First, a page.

Foundation companies are a welcome addition to the complement of legal structures provided in the Cayman Islands.  The foundation company may be used for many purposes including the management of property, the conduct of a business, the benefit of a family or to fund philanthropic projects.

The foundation company is a company with a few modifications.  Some of the germane features are set out below.

Foundation Company Requirements

For a company to be a foundation company, the requirements are that -

  1. it is limited by shares or by guarantee, with or without share capital;
  2.  it has a memorandum that –
    1. states the company is a foundation company;
    2. generally or specifically describes its objects (which may, but need not, be beneficial to other persons);
    3. provides, directly or by reference to its articles, for the disposal of any surplus assets the company may have on winding-up; and
    4. prohibits dividends or other distributions of profits or assets to its members or proposed members as such; and
  3. it has adopted articles; and
  4. its secretary is a qualified person. A qualified person is a person who is licensed or permitted by the Companies Management Law (2003 Revision) to provide company management services in the Cayman Islands.

An existing company may apply to the Registrar of Companies (the “Registrar”) to become a foundation company and if the Registrar is satisfied that the foundation company requirements will be met, a new certificate of incorporation will be issued containing a declaration that it is a foundation company. 

Management Structure

A foundation company has a very flexible management structure.  It may provide for its management by directors (however called) or their delegates, or give rights, powers and duties of any type to its members, directors, officers, supervisors, founders or others.  It may appoint a supervisor, who may be required to oversee the directors and exercise any or all of the powers usually vested in members.

Unless otherwise provided, duties under the constitution are owed to the foundation company only.  Powers given by the constitution of a foundation company may be given for the benefit of either the foundation company or the donee or for any other purpose and may be subject to any condition.


Unlike a traditional company, a foundation company does not need to have members if its memorandum permits or requires and it has one or more supervisors.  If the company originally had members, it may cease to have members, and this will not affect the foundation company’s existence capacity or powers.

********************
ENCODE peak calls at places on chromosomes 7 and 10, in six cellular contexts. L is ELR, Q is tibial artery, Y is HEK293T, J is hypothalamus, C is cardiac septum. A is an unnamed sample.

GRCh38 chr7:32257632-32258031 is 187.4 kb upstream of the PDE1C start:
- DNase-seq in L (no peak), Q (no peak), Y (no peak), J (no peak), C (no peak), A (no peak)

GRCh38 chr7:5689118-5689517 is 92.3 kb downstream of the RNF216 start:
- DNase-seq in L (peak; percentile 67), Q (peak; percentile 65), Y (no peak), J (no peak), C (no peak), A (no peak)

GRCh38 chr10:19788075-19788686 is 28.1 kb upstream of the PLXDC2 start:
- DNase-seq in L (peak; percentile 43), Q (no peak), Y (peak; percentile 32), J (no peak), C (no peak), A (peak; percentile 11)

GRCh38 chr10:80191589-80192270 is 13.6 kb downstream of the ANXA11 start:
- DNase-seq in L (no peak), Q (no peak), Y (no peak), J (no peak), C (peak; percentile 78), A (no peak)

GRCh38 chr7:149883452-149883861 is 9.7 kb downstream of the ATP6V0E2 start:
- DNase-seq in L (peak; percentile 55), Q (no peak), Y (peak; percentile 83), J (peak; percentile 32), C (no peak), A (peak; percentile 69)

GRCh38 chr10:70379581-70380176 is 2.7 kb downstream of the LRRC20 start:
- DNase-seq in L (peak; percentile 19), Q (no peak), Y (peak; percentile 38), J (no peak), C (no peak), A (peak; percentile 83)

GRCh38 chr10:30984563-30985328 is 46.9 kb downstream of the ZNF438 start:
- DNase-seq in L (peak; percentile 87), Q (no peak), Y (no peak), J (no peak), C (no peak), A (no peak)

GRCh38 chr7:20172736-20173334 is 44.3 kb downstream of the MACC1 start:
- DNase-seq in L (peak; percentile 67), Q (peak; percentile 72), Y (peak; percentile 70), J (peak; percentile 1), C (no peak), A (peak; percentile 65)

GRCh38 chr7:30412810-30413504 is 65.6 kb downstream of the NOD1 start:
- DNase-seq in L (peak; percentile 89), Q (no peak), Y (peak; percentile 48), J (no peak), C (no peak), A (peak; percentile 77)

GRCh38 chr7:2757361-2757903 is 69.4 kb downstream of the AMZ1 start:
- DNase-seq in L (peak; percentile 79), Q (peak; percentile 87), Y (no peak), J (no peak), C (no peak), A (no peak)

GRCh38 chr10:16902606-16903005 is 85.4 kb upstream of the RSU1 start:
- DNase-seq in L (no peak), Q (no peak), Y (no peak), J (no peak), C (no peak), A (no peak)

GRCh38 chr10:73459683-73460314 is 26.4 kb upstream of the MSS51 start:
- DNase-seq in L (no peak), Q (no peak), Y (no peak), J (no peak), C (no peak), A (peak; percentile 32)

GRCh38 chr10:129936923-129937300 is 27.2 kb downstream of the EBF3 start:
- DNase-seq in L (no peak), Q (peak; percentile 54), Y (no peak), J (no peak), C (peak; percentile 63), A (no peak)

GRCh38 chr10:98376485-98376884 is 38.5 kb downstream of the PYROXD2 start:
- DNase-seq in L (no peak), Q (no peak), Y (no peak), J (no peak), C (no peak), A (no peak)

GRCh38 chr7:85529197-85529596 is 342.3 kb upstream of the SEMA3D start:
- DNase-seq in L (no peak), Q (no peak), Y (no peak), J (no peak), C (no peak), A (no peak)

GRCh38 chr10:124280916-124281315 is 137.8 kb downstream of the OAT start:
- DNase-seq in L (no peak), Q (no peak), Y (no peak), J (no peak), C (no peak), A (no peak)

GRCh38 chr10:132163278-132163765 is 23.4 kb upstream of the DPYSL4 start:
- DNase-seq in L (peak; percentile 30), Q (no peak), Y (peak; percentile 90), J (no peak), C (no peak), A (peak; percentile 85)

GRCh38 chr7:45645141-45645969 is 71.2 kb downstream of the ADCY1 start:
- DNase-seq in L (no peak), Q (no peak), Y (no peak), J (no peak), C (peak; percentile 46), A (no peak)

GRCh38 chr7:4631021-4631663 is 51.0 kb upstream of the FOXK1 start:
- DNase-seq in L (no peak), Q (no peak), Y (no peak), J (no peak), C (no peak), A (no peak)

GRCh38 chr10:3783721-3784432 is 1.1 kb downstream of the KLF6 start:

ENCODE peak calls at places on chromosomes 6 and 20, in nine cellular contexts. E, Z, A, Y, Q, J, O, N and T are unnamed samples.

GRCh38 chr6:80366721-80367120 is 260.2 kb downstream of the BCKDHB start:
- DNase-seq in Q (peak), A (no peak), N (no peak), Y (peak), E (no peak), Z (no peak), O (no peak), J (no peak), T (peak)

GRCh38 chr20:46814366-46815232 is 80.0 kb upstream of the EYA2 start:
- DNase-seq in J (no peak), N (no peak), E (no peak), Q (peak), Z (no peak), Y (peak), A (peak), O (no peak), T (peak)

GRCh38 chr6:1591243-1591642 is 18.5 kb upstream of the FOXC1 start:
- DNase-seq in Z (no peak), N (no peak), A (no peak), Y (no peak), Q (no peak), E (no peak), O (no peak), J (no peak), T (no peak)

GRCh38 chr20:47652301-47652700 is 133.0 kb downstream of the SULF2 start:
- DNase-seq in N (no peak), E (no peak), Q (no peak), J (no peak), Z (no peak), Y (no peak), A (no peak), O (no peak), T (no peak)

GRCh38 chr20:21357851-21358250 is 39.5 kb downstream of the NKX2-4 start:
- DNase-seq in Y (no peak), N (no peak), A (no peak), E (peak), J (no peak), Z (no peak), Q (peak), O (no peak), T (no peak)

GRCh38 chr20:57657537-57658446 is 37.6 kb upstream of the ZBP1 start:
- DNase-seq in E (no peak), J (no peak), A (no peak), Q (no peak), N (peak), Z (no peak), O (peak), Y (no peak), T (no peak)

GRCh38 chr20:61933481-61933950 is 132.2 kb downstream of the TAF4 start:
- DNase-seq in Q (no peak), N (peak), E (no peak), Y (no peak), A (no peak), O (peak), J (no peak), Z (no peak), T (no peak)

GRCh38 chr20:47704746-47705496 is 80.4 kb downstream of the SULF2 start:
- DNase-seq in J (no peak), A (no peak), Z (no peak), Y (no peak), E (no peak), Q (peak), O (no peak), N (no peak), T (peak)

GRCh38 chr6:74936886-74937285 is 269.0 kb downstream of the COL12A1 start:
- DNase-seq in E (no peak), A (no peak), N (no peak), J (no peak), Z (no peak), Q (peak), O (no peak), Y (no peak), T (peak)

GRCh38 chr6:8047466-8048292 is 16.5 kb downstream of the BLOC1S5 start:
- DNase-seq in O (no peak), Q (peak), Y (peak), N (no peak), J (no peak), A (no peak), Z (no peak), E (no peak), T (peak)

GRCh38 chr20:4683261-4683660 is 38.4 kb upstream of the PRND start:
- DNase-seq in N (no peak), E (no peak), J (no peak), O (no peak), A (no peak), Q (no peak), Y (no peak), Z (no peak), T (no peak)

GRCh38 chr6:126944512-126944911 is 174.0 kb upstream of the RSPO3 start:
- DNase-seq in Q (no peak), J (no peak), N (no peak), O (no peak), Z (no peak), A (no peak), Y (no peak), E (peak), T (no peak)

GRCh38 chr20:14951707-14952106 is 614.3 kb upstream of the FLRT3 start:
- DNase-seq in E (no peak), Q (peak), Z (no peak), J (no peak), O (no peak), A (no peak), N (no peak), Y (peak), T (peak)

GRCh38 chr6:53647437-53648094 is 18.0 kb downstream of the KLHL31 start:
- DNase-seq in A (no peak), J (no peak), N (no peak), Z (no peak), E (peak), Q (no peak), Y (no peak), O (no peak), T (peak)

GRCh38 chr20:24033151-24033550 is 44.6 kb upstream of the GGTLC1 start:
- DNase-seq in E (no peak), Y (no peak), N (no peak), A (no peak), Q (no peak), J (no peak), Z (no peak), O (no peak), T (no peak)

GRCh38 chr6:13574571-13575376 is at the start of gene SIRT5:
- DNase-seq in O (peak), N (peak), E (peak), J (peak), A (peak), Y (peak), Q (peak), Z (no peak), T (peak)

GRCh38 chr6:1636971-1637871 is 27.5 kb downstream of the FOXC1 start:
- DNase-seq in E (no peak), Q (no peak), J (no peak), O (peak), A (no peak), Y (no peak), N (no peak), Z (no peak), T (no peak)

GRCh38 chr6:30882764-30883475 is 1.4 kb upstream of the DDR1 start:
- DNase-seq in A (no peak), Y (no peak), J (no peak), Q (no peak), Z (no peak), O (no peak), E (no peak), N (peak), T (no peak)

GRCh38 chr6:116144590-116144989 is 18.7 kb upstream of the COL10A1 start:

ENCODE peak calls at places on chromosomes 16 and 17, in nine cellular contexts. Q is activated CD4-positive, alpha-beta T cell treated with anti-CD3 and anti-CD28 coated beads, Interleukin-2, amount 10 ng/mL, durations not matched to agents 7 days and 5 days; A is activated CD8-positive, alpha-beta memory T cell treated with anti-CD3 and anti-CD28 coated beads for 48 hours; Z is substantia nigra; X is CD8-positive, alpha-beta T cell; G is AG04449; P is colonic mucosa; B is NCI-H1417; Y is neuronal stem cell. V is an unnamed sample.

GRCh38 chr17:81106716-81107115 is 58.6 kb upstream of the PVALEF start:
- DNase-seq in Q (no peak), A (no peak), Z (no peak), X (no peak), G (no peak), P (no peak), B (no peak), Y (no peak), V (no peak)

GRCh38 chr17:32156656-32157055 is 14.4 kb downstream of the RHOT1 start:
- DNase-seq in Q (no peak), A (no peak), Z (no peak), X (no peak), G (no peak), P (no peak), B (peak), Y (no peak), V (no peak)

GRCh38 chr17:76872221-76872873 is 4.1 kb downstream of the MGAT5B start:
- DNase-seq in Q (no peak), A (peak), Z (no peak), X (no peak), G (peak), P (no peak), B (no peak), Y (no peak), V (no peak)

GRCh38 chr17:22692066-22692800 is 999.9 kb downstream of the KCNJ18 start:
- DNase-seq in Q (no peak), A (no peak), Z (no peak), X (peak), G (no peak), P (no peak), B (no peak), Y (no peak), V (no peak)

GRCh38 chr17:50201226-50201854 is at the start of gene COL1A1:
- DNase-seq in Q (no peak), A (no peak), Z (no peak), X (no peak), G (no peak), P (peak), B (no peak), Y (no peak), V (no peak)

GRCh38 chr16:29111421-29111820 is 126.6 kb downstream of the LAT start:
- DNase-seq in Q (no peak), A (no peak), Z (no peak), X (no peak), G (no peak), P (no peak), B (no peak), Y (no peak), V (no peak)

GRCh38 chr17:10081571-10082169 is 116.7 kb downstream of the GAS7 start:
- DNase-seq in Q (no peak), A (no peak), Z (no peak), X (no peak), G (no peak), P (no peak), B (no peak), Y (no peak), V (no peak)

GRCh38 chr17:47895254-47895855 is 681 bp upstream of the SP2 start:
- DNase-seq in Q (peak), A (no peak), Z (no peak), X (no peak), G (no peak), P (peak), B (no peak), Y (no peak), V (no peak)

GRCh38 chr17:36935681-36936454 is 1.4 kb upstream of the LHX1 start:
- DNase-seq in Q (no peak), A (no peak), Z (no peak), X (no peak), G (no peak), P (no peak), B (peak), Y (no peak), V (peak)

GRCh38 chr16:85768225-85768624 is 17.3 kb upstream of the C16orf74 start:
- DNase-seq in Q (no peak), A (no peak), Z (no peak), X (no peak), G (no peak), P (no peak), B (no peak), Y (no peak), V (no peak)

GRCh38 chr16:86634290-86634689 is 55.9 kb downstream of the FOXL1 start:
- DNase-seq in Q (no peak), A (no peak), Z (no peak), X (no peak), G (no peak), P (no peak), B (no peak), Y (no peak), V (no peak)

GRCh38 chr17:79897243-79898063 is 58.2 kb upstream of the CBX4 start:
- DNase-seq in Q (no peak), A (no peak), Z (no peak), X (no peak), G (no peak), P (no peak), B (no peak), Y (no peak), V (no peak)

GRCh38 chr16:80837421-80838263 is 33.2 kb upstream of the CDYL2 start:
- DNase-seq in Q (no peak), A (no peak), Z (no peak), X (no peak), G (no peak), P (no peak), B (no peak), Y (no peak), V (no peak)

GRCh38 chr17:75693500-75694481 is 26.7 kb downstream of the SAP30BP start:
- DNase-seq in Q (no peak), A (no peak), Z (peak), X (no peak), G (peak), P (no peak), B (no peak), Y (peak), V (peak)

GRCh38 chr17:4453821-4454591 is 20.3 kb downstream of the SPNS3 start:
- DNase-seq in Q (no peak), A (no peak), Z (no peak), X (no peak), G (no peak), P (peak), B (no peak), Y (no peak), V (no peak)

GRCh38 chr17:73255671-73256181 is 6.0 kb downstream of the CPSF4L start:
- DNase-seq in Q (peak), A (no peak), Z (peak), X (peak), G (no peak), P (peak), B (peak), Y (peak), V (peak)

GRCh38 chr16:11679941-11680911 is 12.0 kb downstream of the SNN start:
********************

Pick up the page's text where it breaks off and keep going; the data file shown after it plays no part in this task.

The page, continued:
A foundation company’s constitution may provide for the making and altering of bylaws for the foundation company. The bylaws do not form a part of the constitution and are not a public document.  Persons dealing in good faith with a foundation company are not required to consider its bylaws or look into compliance by directors or others with its bylaws.  The bylaws may guide the exercise of discretions by the directors and supervisors, and would usually have information as to the beneficiaries and their interests in  the foundation company.

Registered Office and Secretary

A foundation company’s registered office should be at its secretary’s business address.  A foundation company shall at all times have a qualified person as its secretary. The foundation company shall not accept an asset contribution that is gratuitous or in consideration of a share issue unless its secretary has given the foundation company notice that there appears to be no objection to its acceptance under the Proceeds of Crime law, the Terrorism Law and the Money Laundering Regulations.

Each foundation company shall keep at its registered office a register of its supervisors.

Other Offshore Foundations

The foundation company will serve a similar purpose to the foundation which exists in offshore centers such as St. Kitts, the Bahamas, Jersey, Isle of Man, and Guernsey.  However its structure is different.  Other offshore centers which have foundations have created a new legal entity reminiscent of the civil law foundation. Cayman chose to modify the well-known company structure with long standing legislation and case law rather than create a new set of rules to govern the new structure, which would presumably take years for the courts to construe and build jurisprudence. 


The foundation company may be used as an alternative to a trust.  The differences between a foundation company and a trust include the following:

  1. There are no trustees in a foundation company;
  2.  the foundation company is a legal entity while a trust is not;
  3. unless otherwise stated, the directors of a foundation company owe their duties to the company and not to the beneficiaries;
  4. there is no doubt as to the validity of a foundation company because its registration is conclusive evidence of its validity. The validity of a trust may be challenged on various grounds;
  5. the default rule in foundation companies is that the beneficiaries have no rights;
  6. there is complete flexibility with regard to the arrangements for management and supervision.

The foundation company has clear advantages and will provide great flexibility with regard to its purpose, management and supervision. It may be customized to meet the founder’s objectives and may assist in achieving the founder’s desired tax consequences.